In any case, I think either I've sold you or I haven't by now. What makes a book good or bad is how well it fits your tastes and the tastes of others. We've already established the former in my case. I really believe it'll do a great job with the latter too. I haven't read a book this good since the downright incredible Bridge of Birds early in 2016. So go check The Goddess Project out. Even if its just the Kindle sample. I know not everyone will love this book as much as I do. I'll be surprised though if most fans of intrigue-heavy character-led fantasy don't really like this though. I really will.

The Goddess Project is out now, published by Snowbooks. It can be pre-ordered on or I would like to thank Bryan and Snowbooks for my Advanced Review Copy. This does not affect my opinion of the book or the content of my review.

Saturday 14 January 2017

My Modern Fantasy Challenge

This post would be a lot easier to introduce if I'd written when I'd actually had the idea.

Back in May last year, I decided that I don't know enough about modern fantasy. My tastes had calcified. I had a rough idea who was big and I'd read a few of them but, by and large, I was completely out of date. I didn't like this because:

a) As an aspiring author, I needed to know what was doing on out there
b) As a complete fantasy nerd, I hated the idea that I missing out on the good shit

My solution was to take myself off to a number of forums I'd recently joined back then - Best Fantasy Books, Fantasy Faction, and SFF Chronicles - and ask for recommendations on the best fantasy published within the last ten years. No preferences of any sort were given, although in some cases people knew me well enough to guess themselves. In the case of series, that meant those begun in that time span, not extending into it, although I wasn't being strict on time frame. My intention was to narrow down the feedback into a list of nine books by nine different authors - the best of the best. I picked the number nine because it seemed a nice number, large without being overwhelming, and of course if its good enough for Sauron its good enough for me. Then I'd read them all, review them all, and then have an idea how I felt about modern fantasy. That was the idea at least. Of course, the fact I'm writing this eight months after the fact means it hasn't quite gone to plan.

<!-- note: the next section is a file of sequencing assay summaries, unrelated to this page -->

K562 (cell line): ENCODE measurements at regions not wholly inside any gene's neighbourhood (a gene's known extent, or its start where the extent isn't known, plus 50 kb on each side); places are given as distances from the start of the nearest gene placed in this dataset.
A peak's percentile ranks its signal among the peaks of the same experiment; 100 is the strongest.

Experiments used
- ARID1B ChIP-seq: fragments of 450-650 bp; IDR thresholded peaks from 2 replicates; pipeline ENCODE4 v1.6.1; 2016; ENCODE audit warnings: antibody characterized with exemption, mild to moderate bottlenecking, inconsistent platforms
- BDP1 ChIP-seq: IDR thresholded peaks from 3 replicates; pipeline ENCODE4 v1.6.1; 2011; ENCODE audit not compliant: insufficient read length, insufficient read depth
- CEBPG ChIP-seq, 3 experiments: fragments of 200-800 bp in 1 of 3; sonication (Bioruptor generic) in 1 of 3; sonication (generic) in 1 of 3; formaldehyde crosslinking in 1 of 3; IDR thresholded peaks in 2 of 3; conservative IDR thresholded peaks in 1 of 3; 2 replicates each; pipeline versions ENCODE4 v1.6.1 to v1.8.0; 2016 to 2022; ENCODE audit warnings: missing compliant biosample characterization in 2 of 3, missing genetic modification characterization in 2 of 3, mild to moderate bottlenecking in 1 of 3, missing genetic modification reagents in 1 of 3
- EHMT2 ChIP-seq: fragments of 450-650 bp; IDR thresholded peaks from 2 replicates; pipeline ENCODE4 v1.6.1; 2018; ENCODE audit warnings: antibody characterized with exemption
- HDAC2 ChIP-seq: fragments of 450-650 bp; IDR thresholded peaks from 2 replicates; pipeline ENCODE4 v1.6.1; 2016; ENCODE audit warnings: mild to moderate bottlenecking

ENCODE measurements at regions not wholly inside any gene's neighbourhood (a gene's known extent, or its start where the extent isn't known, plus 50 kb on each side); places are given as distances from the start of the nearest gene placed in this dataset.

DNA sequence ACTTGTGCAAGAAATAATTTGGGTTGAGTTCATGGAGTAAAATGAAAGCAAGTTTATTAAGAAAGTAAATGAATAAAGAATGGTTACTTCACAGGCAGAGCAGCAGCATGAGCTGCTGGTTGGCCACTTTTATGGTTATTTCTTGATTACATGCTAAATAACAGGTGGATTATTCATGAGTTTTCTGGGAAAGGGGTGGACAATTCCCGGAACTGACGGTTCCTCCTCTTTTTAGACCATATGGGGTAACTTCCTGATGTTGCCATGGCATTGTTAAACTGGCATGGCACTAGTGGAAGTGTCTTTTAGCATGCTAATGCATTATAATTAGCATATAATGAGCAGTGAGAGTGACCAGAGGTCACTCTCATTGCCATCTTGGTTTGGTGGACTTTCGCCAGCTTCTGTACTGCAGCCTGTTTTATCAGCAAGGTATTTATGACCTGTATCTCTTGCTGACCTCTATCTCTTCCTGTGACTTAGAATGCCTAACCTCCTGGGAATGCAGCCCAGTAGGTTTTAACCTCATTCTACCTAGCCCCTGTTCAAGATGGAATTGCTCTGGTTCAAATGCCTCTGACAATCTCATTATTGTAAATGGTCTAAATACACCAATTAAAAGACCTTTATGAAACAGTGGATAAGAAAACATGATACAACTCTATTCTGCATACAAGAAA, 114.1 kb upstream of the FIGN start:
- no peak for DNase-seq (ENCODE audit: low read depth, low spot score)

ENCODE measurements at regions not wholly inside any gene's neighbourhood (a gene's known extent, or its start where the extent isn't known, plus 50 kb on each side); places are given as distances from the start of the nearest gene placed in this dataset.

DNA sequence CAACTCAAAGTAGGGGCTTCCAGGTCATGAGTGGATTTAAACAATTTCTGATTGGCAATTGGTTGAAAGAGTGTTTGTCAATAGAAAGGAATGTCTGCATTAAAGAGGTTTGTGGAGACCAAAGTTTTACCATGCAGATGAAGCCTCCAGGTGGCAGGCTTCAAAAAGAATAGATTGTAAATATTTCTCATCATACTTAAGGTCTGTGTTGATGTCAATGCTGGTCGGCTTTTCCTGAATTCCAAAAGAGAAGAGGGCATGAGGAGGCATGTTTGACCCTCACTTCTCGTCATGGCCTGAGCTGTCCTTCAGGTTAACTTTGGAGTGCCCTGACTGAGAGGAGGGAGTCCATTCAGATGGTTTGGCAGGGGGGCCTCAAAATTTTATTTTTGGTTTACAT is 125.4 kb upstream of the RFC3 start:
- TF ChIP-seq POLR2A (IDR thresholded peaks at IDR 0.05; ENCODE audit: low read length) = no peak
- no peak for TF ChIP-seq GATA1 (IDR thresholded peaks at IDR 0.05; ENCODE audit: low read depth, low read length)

Anyway, what did I get in terms of recommendations? Well, for the first thing, I got the news that I'd read a bit more modern fantasy than I'd realised. I knew that Joe Abercrombie's The First Law fell in this time period - indeed, it celebrated its tenth birthday recently - but had forgotten that Jim Butcher's Codex Alera only just fell outside. I'd also forgotten about Paul Kearney's The Sea Beggars, a series that started very promisingly before getting wrecked on the rocks of publisher problems. Those three authors therefore don't appear below as I already knew about them.

Beyond that, I got recommendations for forty-nine different authors from twenty-one different people. Seven of those authors are self-published. The majority of those recommendations came from the highly talented GR Matthews, whose book 'The Stone Road' has sufficiently impressed me that I'll listen very closely to him. The only self-published author recommended by others was Allan Batchelder, a BFB favourite. In the event, I've decided not to put any of them on my list, because I wanted to concentrate more on what was popular. I will hopefully check out all of them at some point though.